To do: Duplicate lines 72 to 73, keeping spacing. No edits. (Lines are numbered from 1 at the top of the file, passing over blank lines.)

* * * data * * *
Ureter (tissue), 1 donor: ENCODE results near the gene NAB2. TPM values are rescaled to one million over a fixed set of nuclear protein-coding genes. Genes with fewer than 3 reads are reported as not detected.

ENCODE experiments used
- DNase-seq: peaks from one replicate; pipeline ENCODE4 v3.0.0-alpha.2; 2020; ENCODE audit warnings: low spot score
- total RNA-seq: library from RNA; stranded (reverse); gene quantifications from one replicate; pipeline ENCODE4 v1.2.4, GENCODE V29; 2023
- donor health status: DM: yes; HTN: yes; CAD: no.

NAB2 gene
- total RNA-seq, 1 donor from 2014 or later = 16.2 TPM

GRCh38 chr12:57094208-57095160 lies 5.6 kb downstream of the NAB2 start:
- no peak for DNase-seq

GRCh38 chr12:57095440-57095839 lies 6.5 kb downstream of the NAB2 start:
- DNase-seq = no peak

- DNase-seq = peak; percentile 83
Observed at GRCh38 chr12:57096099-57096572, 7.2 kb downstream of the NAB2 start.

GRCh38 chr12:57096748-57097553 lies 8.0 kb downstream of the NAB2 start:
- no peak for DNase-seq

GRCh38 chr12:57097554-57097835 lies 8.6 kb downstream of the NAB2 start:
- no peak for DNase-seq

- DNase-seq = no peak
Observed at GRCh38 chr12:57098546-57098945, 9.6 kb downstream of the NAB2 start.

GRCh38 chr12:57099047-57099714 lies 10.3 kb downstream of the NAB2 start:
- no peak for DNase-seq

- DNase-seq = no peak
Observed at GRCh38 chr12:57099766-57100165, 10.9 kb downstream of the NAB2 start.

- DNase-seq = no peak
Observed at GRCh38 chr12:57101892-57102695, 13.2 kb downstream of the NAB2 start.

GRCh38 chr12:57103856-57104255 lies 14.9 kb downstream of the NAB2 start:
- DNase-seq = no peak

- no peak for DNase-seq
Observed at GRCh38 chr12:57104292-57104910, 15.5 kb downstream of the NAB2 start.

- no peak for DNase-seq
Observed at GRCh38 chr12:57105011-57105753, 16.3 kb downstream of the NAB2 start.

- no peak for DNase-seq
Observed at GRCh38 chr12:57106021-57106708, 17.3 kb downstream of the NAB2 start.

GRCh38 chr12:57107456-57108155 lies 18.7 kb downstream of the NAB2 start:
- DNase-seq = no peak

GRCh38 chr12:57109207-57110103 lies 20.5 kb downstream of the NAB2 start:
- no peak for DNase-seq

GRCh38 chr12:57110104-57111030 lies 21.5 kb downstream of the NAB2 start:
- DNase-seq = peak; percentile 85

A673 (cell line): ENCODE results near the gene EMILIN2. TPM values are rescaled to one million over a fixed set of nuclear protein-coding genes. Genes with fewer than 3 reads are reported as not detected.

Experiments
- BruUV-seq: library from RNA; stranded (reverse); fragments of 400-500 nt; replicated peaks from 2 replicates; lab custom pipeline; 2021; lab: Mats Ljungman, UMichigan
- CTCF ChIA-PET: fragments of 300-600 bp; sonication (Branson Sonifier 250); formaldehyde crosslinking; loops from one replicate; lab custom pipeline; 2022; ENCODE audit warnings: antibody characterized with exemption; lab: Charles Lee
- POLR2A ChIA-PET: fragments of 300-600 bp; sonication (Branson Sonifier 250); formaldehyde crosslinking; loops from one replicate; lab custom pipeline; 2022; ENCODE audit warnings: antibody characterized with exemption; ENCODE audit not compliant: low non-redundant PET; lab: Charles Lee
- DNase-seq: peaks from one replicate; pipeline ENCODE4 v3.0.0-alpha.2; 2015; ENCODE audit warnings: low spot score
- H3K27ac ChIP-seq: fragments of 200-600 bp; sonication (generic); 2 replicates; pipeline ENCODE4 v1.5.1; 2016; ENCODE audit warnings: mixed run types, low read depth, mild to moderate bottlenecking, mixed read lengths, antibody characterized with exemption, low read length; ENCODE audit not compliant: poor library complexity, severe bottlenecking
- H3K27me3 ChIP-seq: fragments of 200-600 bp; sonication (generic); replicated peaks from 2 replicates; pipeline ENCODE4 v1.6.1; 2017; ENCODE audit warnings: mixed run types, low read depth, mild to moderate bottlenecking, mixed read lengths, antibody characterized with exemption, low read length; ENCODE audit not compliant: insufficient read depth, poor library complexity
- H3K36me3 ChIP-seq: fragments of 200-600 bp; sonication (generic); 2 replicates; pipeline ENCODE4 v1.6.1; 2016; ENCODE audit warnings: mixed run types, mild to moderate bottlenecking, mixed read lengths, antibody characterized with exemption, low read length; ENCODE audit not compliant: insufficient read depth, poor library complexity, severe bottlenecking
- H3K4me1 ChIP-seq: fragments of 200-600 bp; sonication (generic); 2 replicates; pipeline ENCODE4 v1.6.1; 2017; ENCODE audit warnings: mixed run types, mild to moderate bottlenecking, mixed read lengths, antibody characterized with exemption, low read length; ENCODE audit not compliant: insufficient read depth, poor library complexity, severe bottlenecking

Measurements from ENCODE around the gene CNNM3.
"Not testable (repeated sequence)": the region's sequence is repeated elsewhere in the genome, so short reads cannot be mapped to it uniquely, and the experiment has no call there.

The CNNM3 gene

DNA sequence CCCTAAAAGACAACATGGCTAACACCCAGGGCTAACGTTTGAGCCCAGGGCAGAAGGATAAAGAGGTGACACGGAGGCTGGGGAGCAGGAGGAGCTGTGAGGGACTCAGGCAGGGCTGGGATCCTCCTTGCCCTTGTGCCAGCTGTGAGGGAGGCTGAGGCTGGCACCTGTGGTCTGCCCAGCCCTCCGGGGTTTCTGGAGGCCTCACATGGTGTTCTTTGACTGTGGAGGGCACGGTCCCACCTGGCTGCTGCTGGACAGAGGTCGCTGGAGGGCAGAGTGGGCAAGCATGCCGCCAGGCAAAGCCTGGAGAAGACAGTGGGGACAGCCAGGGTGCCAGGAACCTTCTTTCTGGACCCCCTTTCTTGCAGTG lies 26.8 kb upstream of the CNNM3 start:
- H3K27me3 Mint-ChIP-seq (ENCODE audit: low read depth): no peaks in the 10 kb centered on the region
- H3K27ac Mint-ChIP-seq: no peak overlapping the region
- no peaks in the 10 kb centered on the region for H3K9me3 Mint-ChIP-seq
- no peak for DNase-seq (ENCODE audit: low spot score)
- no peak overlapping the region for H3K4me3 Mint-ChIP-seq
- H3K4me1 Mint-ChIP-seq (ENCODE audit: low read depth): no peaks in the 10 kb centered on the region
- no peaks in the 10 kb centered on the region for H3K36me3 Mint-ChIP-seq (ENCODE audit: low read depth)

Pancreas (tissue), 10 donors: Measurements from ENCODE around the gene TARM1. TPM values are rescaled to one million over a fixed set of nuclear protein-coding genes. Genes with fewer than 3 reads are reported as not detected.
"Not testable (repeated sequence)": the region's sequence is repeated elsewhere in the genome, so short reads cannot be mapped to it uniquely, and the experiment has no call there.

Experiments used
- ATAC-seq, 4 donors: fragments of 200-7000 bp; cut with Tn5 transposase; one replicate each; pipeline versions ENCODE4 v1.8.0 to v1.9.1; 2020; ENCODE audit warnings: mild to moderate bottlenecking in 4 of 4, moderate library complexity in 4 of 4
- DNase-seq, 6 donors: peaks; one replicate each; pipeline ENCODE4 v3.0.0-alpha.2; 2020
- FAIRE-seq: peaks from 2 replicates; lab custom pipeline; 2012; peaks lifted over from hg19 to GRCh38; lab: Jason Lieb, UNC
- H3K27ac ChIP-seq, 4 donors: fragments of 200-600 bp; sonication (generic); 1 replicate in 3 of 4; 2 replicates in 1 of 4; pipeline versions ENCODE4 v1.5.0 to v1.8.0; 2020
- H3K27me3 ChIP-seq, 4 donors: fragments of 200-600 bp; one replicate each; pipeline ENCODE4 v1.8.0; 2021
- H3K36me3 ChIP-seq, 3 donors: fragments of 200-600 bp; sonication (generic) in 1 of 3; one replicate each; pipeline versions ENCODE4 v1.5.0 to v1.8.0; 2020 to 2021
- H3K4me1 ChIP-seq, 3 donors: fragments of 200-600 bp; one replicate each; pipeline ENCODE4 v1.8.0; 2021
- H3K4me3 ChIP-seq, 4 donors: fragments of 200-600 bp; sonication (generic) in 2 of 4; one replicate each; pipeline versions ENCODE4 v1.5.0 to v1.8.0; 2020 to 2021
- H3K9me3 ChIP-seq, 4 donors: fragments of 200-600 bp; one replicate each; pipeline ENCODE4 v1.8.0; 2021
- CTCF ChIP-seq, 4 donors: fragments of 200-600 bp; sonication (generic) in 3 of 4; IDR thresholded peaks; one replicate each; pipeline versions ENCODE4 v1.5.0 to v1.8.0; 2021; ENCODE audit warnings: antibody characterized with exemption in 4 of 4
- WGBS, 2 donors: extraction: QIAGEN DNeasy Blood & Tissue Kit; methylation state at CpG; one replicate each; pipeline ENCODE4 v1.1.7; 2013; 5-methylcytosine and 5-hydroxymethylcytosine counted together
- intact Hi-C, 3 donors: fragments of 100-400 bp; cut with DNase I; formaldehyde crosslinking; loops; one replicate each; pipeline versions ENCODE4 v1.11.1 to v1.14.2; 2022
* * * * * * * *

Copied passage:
- H3K9me3 ChIP-seq, 4 donors: fragments of 200-600 bp; one replicate each; pipeline ENCODE4 v1.8.0; 2021
- CTCF ChIP-seq, 4 donors: fragments of 200-600 bp; sonication (generic) in 3 of 4; IDR thresholded peaks; one replicate each; pipeline versions ENCODE4 v1.5.0 to v1.8.0; 2021; ENCODE audit warnings: antibody characterized with exemption in 4 of 4